The “have” society isn’t parting with its money as much anymore.
The Chronicle of Philanthropy survey says the wealthiest Americans aren’t giving as much of their wealth. At the same time, those who, perhaps, can least afford it are giving.
Only three counties in Minnesota — Pipestone, Stevens (Morris) and Kandiyohi (Willmar) — have a “giving ratio” of more than 4.12%.
Overall, Mississippi — perhaps the poorest state in the country — is second in giving, according to the analysis of census and tax revenue data. Utah is #1. Minnesota is well back in the pack, the survey said.
Says the Associated Press:
According to the report, changes in giving patterns were most pronounced in major cities, where the percentage of income that residents donated dropped markedly between 2006 and 2012. In Philadelphia and Buffalo, New York, the share of income given to charity fell by more than 10 percent; there was a 9 percent drop in Los Angeles, Minneapolis-St. Paul and Washington, D.C.
Tami Phillips of the Midnight Mission, a Los Angeles charity serving homeless people, credited gifts from low- and moderate-income people, for helping sustain its programs during the recession.
“It hits closer to home,” said Phillips. “Any day, they too could become homeless.”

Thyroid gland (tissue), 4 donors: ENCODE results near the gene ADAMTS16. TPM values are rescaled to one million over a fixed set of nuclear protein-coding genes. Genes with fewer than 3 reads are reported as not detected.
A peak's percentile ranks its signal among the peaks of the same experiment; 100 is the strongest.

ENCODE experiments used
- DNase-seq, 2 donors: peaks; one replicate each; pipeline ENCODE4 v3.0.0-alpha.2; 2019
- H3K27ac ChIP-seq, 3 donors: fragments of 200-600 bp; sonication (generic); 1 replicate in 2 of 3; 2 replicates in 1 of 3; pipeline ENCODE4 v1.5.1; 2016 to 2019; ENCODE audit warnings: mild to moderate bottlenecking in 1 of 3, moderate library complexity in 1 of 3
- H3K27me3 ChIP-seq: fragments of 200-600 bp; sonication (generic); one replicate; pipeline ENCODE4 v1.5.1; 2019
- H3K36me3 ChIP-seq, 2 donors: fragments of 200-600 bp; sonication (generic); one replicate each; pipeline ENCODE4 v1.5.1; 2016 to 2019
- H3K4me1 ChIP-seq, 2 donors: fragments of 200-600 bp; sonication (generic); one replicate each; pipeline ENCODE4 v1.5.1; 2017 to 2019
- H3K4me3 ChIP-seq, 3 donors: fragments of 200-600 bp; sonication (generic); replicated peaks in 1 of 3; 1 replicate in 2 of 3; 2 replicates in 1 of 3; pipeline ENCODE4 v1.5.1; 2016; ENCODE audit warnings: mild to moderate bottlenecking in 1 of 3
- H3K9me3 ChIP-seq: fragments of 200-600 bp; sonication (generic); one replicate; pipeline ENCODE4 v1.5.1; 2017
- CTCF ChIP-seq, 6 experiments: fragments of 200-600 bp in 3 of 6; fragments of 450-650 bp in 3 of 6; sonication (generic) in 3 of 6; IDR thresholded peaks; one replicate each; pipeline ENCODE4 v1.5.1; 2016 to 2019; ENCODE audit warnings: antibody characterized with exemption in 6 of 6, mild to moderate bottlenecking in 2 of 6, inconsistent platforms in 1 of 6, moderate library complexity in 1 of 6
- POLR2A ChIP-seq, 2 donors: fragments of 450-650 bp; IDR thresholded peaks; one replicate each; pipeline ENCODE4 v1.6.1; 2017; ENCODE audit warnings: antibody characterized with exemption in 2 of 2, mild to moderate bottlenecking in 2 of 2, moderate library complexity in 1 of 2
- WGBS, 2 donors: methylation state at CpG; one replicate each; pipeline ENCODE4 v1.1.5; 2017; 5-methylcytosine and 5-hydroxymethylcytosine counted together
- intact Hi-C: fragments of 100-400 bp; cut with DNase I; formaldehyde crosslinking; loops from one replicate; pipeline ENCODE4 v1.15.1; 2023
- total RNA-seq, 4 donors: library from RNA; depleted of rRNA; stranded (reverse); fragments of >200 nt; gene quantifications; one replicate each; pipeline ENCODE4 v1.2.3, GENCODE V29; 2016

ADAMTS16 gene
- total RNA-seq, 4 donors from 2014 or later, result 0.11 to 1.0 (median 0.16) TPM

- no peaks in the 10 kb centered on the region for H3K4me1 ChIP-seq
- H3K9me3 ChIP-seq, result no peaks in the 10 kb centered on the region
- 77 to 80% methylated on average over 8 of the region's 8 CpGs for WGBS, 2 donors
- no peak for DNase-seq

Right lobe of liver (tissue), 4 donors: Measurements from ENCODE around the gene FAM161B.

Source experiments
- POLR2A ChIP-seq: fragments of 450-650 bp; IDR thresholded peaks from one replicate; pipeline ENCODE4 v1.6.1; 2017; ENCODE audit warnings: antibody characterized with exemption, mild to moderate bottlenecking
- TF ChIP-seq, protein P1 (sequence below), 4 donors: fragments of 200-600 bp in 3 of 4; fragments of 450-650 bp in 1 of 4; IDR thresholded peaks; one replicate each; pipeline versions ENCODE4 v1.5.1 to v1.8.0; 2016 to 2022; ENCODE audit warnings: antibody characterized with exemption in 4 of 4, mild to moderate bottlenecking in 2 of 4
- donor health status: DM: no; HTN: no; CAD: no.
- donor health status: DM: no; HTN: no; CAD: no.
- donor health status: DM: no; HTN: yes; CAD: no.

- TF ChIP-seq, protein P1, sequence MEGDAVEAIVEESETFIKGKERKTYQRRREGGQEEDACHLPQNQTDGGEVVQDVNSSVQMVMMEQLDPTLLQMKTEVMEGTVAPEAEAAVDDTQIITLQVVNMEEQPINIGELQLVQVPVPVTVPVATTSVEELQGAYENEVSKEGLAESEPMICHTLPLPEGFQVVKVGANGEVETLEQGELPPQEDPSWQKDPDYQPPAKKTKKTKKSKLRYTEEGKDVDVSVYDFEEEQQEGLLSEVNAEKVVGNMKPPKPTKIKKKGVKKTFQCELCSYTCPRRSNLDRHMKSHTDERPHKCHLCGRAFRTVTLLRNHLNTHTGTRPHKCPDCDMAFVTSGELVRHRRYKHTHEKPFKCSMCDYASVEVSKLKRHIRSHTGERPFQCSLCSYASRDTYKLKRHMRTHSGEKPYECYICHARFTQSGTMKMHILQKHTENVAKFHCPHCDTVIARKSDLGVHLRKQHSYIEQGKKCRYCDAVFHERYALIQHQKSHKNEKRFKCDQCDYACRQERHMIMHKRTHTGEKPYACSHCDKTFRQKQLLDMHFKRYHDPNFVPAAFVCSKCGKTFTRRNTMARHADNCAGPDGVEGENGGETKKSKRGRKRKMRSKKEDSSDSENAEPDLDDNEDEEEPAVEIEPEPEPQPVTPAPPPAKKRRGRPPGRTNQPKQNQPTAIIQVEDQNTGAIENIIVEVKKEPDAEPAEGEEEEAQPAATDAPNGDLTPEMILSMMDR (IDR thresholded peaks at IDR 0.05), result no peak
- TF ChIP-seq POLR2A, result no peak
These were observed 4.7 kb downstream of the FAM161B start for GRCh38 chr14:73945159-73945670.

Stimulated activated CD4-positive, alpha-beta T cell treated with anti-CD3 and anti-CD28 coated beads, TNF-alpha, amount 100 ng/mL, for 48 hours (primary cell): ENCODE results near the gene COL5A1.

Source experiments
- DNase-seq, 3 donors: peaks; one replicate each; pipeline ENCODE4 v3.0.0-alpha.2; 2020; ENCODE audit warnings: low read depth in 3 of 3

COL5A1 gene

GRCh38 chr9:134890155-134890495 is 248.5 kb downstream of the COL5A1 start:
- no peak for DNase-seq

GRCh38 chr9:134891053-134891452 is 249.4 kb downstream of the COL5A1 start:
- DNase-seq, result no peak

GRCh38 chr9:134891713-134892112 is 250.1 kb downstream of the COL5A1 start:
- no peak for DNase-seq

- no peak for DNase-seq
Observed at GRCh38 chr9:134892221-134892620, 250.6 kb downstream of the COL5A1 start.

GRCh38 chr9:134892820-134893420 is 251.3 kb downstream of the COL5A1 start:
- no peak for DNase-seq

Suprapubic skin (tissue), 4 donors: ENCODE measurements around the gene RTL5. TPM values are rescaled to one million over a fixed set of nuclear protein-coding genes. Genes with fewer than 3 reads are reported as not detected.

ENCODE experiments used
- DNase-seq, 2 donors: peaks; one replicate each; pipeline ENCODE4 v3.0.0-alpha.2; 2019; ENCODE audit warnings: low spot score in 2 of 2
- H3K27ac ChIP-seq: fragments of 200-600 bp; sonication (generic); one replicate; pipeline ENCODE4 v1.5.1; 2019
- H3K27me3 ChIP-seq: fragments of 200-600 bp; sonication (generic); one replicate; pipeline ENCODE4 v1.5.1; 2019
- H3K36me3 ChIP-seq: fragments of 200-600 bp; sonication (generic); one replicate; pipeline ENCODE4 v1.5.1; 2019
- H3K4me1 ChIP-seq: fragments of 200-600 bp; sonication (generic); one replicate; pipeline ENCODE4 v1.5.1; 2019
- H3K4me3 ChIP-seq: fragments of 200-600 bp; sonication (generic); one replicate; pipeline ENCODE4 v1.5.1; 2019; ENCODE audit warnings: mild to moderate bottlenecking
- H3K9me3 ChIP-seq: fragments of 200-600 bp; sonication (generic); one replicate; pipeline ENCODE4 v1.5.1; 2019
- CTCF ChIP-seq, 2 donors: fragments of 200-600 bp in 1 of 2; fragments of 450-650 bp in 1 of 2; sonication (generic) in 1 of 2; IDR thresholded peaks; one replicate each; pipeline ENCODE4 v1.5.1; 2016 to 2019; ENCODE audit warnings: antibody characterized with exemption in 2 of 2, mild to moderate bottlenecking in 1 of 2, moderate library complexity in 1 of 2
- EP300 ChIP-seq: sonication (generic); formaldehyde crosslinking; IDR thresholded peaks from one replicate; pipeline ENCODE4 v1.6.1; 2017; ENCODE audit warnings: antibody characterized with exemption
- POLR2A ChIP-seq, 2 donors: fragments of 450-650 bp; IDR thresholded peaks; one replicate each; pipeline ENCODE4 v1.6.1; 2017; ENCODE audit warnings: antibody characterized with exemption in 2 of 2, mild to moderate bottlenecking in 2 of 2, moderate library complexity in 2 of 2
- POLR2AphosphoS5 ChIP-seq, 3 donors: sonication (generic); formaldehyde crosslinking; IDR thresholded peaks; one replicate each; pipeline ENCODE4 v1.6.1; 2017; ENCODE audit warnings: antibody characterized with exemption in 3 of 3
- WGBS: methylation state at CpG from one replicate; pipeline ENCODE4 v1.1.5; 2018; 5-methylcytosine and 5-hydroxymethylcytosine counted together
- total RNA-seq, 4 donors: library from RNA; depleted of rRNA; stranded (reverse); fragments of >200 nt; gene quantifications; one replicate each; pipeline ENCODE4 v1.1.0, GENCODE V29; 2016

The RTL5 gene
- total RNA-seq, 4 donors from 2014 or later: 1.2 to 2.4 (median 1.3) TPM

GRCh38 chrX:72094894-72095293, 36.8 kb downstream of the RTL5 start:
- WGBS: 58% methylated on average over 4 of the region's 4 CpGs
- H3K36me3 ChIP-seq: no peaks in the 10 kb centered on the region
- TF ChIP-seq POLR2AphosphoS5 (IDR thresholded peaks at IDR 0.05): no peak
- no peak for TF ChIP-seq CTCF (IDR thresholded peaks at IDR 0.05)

The Chronicle’s editor, Stacy Palmer, noted that wealthy donors, overall, were more oriented toward support of the arts and higher education than lower-income donors, and less oriented toward support of social-service charities.
The Washington Post says the states’ rankings correspond with the percentage of people who are regular church-goers.
Utah residents proved to be the most generous, with a giving rate of 6.6 percent — for every $1,000 they brought in, they handed out $65.60. Utah is also known for its large population of Mormons, whose church asks them to give at least 10 percent of their income to charity. New Hampshire residents were the least giving, with a rate of 1.7 percent. Maine and Vermont weren’t so charitable either, also ranking among the lowest.
Palmer suggested the meager handouts in northern New England are partly because of low rates of church attendance, but the low rankings also stem from residents’ “independent streak” and a tradition of self-reliance.
Related: Watch Ben Affleck and Bill Maher Argue About Islam (Time).